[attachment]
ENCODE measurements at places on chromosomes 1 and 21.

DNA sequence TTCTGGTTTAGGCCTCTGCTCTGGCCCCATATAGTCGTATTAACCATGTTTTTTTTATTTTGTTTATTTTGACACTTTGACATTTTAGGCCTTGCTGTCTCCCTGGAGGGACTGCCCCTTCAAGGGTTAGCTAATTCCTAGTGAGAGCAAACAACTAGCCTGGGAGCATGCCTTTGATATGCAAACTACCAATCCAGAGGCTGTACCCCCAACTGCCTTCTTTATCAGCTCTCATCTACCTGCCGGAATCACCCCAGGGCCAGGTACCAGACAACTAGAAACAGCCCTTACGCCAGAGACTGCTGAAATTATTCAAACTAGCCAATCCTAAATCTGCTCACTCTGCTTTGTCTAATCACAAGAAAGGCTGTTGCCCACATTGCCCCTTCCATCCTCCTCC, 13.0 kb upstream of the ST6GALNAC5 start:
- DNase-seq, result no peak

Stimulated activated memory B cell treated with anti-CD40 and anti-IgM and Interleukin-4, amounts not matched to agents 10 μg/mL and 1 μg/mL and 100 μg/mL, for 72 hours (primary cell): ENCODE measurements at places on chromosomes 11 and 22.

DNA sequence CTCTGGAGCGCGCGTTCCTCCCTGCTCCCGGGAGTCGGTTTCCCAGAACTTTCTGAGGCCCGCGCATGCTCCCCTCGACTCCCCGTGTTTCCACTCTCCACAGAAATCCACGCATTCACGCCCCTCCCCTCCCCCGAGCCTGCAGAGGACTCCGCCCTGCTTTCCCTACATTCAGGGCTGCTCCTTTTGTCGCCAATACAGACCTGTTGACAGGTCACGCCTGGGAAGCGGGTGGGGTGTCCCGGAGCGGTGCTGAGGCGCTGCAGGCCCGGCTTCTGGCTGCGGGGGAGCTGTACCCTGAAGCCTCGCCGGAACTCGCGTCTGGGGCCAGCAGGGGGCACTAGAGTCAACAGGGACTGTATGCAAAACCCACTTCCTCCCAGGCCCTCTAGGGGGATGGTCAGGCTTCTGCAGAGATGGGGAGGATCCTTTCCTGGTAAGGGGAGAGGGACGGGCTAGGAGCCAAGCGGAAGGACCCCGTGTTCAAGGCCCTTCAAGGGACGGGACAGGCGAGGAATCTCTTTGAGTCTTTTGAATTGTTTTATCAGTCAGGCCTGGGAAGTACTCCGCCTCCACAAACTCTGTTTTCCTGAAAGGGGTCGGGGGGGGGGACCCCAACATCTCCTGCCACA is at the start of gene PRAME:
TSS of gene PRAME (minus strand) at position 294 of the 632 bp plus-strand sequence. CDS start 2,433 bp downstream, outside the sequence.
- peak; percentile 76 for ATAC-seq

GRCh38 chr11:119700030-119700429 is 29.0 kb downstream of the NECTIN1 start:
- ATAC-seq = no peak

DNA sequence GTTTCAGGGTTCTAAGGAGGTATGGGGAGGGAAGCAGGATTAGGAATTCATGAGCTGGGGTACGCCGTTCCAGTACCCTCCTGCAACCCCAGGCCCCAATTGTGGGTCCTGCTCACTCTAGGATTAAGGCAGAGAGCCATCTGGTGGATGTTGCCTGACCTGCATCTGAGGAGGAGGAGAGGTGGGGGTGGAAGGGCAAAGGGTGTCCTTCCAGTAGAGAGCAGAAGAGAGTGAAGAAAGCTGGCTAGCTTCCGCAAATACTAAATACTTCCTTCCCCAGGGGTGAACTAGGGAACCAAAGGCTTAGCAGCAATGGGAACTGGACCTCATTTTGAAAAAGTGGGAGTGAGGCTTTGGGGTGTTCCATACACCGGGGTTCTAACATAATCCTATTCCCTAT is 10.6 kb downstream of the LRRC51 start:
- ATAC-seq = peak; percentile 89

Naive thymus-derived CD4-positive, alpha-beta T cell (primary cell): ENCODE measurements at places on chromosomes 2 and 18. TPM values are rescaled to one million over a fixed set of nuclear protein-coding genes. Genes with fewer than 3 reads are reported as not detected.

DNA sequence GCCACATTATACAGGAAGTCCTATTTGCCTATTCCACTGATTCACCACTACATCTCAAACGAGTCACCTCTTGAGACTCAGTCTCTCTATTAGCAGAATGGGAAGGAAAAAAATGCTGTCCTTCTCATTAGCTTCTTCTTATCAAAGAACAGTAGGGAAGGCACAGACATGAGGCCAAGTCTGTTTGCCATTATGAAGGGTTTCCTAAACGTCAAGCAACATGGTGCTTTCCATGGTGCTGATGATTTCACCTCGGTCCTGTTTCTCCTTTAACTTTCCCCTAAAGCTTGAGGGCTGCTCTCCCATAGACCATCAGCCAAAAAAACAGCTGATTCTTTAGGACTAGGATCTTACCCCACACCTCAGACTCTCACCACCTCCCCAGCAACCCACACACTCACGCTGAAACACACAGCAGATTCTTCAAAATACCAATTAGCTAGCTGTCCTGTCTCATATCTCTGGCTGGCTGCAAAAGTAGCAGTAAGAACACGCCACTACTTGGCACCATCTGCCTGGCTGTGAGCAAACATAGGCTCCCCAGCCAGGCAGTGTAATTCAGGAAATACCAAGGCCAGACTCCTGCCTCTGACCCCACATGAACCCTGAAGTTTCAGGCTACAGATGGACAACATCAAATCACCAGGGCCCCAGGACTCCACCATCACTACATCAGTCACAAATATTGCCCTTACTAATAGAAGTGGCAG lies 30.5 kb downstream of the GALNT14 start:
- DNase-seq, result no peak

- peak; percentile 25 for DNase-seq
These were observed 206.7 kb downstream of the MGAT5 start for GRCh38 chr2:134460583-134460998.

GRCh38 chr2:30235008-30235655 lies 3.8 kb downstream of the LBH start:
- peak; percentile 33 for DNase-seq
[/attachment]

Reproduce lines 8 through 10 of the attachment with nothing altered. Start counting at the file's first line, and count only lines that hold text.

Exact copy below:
GRCh38 chr11:119700030-119700429 is 29.0 kb downstream of the NECTIN1 start:
- ATAC-seq = no peak

DNA sequence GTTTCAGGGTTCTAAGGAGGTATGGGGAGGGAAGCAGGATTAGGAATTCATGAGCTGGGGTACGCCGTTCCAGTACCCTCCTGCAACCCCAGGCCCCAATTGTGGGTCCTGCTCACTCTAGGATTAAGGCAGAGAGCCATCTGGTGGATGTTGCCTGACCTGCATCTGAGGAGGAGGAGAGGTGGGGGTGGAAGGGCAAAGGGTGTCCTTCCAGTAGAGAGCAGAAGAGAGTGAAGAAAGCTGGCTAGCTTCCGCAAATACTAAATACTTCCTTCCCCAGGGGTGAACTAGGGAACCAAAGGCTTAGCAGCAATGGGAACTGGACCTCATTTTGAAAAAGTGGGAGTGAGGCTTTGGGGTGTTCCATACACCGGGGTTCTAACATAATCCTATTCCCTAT is 10.6 kb downstream of the LRRC51 start: